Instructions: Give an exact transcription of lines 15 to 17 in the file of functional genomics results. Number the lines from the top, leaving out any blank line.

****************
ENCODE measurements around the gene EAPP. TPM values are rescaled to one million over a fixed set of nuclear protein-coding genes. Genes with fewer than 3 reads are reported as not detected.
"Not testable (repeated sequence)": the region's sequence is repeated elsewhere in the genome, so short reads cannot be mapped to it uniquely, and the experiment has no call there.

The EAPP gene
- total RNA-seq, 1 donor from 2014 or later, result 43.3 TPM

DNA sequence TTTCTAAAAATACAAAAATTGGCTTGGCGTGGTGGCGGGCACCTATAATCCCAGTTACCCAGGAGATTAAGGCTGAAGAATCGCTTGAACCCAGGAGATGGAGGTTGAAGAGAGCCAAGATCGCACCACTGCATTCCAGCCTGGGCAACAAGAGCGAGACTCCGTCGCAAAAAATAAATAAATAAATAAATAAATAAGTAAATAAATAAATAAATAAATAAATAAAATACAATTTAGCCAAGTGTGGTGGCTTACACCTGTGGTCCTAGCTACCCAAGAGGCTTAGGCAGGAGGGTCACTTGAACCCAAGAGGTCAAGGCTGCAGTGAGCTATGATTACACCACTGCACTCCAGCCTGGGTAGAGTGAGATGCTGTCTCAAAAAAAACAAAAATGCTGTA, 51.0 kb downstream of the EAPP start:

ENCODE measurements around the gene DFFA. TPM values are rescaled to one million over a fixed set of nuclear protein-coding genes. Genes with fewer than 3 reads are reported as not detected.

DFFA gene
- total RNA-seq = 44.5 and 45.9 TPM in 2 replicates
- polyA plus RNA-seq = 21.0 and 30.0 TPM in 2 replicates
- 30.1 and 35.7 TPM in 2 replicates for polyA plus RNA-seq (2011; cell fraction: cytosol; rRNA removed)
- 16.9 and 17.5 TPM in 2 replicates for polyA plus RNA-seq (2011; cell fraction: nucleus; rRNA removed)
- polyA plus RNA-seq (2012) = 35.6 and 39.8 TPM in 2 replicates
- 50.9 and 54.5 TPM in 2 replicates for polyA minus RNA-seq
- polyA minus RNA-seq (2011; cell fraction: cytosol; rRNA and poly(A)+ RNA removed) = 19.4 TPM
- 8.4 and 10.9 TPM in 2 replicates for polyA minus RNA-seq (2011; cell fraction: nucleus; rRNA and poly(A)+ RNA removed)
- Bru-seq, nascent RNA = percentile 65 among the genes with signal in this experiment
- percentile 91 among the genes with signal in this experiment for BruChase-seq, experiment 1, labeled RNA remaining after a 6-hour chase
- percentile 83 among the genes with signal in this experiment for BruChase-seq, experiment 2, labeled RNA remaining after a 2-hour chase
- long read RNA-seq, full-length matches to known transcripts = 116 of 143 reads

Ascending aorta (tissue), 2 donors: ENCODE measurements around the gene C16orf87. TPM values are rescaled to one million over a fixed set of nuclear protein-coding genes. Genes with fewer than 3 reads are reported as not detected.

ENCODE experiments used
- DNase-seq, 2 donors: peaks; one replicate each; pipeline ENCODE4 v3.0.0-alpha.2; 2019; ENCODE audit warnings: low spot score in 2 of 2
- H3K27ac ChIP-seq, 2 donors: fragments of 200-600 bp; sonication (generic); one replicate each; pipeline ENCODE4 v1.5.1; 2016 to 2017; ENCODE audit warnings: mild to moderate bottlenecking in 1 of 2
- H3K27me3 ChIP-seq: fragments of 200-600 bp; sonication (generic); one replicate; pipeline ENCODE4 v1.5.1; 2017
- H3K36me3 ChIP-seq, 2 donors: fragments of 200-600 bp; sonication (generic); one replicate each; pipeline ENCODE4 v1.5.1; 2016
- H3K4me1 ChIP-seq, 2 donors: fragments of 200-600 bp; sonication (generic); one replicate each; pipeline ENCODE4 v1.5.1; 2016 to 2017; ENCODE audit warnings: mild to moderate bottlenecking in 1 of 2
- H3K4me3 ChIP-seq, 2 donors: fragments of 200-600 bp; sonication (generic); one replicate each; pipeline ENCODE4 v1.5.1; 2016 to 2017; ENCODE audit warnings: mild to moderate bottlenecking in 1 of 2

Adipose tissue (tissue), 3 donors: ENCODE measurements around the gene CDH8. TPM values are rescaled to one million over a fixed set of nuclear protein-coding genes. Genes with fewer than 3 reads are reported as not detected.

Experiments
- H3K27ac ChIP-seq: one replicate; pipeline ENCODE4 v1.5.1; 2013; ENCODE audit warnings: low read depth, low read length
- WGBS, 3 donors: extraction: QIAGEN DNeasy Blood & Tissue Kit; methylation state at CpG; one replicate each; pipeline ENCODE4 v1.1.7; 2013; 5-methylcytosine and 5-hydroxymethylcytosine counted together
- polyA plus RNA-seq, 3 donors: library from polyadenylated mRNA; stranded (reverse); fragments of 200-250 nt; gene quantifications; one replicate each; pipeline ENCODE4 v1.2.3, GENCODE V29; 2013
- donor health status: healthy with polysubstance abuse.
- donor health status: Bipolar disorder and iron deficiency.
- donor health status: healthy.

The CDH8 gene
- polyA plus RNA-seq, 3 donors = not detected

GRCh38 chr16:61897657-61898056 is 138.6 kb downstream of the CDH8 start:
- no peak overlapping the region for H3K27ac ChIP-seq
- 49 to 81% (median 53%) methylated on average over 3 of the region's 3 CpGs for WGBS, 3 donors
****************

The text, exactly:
- 8.4 and 10.9 TPM in 2 replicates for polyA minus RNA-seq (2011; cell fraction: nucleus; rRNA and poly(A)+ RNA removed)
- Bru-seq, nascent RNA = percentile 65 among the genes with signal in this experiment
- percentile 91 among the genes with signal in this experiment for BruChase-seq, experiment 1, labeled RNA remaining after a 6-hour chase